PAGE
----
The Sims: Online
|a game by||Maxis Software|
|User Rating:||10.0/10 - 1 vote|
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Since its release, The Sims has been nestling in the charts with the tenacity of Meatloafs Bat Out Of Hell album. During its tenure, the game has garnered something of a 'love it or hate it' reputation, and I'd like to throw my weighty opinion into the debate. However, having played it for a couple of weeks, I foolishly lent my copy to a PR person, who, having failed to return it, has been feeding me a tissue of lies ever since. From what I saw, it seemed a reasonable game, and I hope whoever has it is enjoying it. You dirty, thieving mongrel.
Anyway, despite my copy being passed around the games industry like a venereal disease, The Sims is still showing no signs of departing the top ten, its long stay bolstered by frequent add-on packs and a vast online community. The number of user add-ons created by fans since the game's release is quite bewildering, including such useful accoutrements as plaid skirts and moose paintings.
The move into an online version is a natural one then, opening up a whole world of possibilities, not to mention potential pitfalls. Thus far, The Sims has been a defiantly single player experience, and the advent of a massively multiplayer universe will require a certain shift of perspective. No longer will you preside over a collection of Sims, rather you will actually 'become' one (or more), stepping out into a wonderful and frightening world with little more than a pocket full of bollocks.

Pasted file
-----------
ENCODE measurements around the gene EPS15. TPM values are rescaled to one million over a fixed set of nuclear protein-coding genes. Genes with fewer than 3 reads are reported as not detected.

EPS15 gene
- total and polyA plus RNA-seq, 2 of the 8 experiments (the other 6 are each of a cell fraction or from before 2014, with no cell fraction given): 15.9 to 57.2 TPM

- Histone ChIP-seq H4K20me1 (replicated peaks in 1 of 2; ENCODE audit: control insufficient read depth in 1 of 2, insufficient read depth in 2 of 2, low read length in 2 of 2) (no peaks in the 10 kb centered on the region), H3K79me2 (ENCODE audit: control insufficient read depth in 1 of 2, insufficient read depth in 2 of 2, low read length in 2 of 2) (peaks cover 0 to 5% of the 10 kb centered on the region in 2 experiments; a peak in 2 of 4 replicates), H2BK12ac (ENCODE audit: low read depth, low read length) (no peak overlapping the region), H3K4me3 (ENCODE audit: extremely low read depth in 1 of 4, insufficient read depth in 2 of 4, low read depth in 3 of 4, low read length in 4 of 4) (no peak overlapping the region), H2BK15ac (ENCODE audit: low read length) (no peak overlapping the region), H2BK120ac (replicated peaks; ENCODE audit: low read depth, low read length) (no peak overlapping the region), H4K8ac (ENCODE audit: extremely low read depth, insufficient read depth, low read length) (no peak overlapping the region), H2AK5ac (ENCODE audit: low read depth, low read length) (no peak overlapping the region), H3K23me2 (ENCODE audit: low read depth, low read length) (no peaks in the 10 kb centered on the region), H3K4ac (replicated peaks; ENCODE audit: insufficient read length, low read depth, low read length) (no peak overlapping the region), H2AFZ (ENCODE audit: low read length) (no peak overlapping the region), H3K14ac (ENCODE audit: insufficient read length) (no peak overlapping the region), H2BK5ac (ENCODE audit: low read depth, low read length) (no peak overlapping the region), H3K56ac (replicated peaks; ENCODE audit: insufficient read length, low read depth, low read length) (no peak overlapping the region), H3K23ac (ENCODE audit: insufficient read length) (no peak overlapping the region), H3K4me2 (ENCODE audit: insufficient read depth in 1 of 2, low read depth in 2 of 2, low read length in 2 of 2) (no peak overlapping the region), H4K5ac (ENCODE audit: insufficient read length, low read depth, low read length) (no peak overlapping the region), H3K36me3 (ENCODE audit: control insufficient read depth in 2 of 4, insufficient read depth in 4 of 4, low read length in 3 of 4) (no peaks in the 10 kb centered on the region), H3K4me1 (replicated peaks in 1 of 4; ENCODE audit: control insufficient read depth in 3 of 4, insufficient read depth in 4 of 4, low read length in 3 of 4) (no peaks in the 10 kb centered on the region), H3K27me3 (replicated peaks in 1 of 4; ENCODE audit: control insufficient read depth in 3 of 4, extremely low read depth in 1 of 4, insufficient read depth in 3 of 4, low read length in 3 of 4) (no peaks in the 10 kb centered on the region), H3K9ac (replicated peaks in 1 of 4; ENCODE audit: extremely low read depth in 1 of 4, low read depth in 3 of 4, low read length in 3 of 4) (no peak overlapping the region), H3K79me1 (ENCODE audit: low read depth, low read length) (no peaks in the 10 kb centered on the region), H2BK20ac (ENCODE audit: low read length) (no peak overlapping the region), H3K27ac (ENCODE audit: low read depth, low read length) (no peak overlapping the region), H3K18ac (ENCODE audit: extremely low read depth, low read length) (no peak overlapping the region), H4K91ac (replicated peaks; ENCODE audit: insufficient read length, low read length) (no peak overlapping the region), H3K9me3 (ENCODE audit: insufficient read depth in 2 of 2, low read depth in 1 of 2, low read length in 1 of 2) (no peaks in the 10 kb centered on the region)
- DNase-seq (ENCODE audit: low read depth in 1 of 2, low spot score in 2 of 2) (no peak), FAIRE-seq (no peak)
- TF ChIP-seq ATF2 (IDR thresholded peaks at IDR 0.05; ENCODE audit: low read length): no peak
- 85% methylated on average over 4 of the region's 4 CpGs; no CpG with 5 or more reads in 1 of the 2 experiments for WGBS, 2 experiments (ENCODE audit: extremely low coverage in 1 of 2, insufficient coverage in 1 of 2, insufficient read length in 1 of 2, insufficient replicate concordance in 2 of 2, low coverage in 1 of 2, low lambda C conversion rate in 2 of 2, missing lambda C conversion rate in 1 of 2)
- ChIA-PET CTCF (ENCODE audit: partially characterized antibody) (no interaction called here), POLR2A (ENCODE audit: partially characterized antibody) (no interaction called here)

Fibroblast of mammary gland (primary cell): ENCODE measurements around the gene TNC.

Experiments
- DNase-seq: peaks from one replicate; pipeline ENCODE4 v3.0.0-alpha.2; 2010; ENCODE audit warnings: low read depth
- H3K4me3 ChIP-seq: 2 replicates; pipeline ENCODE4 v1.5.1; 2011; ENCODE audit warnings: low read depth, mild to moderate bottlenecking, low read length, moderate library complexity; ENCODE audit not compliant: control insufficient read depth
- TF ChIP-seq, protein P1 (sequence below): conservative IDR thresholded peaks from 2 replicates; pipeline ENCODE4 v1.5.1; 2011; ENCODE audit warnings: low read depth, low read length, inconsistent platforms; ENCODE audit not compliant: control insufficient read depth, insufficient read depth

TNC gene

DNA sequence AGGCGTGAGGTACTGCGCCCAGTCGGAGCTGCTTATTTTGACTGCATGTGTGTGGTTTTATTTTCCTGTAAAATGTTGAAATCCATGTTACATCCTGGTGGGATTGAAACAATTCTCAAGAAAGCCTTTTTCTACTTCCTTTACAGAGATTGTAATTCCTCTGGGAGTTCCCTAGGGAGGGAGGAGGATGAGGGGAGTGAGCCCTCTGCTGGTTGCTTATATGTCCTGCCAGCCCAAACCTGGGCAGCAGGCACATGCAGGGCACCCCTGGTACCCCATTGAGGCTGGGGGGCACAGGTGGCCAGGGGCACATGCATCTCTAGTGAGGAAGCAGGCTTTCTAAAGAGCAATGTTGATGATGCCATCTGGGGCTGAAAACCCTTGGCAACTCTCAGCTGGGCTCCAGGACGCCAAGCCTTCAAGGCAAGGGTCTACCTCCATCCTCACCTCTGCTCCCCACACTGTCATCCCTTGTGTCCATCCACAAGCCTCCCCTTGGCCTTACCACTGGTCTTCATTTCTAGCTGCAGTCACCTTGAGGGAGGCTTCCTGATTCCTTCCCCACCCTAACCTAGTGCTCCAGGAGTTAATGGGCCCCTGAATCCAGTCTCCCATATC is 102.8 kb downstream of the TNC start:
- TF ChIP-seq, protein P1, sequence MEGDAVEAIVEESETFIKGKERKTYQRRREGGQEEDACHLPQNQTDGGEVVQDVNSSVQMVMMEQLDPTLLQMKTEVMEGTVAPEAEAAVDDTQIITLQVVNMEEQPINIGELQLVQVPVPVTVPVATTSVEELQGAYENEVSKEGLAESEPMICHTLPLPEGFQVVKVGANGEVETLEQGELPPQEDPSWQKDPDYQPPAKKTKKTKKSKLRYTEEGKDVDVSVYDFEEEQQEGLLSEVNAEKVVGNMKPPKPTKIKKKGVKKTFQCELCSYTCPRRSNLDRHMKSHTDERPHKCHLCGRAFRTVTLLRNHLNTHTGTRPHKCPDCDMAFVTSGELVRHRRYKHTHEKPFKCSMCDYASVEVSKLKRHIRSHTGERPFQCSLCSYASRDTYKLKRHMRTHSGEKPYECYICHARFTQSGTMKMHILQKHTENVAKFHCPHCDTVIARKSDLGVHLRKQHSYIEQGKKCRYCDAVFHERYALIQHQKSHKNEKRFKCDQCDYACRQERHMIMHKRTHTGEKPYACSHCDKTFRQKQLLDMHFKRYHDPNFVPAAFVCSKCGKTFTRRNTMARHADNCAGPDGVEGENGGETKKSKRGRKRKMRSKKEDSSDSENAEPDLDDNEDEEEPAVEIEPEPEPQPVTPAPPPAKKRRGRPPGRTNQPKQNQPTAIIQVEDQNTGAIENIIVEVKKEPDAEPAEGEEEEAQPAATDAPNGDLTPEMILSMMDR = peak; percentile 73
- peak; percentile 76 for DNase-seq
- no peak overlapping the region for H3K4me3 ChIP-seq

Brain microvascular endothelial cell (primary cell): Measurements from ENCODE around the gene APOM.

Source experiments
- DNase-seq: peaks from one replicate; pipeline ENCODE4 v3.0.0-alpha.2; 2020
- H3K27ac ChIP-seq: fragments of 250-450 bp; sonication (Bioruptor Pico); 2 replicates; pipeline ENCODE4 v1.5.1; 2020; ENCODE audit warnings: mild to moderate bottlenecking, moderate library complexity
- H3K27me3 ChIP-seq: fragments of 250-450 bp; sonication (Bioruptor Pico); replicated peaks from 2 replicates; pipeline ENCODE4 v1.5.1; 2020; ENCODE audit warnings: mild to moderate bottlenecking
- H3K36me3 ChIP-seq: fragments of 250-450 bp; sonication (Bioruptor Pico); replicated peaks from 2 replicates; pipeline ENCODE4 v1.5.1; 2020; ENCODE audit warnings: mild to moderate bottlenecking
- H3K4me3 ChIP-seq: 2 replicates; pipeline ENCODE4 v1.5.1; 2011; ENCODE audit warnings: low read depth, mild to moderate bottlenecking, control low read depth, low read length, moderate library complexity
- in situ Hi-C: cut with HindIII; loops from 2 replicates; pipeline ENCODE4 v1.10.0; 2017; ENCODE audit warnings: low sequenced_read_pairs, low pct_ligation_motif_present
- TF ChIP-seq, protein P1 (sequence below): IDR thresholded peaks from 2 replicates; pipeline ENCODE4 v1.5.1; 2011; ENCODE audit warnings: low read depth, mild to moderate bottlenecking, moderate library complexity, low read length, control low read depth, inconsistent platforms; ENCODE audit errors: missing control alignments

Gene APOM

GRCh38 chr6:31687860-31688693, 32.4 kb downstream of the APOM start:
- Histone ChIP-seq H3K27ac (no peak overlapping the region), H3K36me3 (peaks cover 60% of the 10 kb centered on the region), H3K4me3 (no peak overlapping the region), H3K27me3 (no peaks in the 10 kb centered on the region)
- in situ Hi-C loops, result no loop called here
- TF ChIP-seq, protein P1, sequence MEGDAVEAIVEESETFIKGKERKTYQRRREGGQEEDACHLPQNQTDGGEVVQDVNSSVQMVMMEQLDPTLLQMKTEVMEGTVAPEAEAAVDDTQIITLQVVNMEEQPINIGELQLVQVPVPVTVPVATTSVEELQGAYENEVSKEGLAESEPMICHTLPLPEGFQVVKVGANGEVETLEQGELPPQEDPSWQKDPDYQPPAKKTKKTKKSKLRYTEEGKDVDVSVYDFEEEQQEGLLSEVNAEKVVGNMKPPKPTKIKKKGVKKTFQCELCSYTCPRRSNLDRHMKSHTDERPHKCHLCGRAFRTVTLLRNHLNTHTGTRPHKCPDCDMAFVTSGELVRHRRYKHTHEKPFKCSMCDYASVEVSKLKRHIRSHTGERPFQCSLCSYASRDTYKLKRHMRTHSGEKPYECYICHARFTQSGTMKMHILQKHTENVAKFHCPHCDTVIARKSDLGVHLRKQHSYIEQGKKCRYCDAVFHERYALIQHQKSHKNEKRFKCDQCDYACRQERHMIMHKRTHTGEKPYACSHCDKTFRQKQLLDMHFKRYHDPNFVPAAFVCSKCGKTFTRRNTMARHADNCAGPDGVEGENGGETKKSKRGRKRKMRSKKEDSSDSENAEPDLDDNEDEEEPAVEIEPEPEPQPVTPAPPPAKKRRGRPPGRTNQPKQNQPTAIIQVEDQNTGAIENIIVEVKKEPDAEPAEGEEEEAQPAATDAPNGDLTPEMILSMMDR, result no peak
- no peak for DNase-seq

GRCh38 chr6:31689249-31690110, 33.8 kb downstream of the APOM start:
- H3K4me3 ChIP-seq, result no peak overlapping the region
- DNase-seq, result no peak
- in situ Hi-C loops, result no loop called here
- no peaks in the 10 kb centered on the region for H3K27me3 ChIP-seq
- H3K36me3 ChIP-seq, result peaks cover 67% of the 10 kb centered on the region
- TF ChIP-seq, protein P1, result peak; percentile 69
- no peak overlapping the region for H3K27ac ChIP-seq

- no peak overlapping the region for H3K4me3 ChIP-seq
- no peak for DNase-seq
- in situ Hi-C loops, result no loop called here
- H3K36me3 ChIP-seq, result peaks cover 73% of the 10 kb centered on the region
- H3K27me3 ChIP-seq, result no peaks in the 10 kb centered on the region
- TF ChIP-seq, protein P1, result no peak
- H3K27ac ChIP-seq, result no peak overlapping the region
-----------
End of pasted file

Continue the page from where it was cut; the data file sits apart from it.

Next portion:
That's not stricdy true, as each Sim will be allotted a piece of la nd, Resisting the temptation to simply buy a can of Special Brew and sit on your plot hurling abuse at your neighbours, the idea is to actually make something of your virtual life. Sim Capitalism, if you like, as your land can house a business, such as a coffee shop, a museum, a discotheque, a casino, or even a brothel. Power, wealth, reputation and social standing can all be improved, and the idea is to build up a network of friends and all work together in some kind of twisted utopian ideal.
Of course it won't happen like that, as most people are selfish greedy bastards who wouldn't piss on you if you were on fire. This can be reflected in the game, and as the Maxis press release alliteratively states, you can "be a peacemaker or pest, a recluse or rabble-rouser". It also says: "in this open-ended, online world, you choose your role, your attitude and your destiny," which is possibly laying it on a bit thick, but you get the idea.
With cities housing up to 100,000 Sims, the possibilities are there for a vast game in every sense. Clearly it will have to be regulated to guard against such deviant behaviour as foul and abusive language, or decorating your bedroom walls with hardcore pornography. According to designer Will Wright, the hope is that players will strive to entertain each other, with a reward system in place for achieving popularity. It's an intriguing concept, and we will be following The Sims Online closely. Whatever happens, it has to be better than selling tunics to goblins.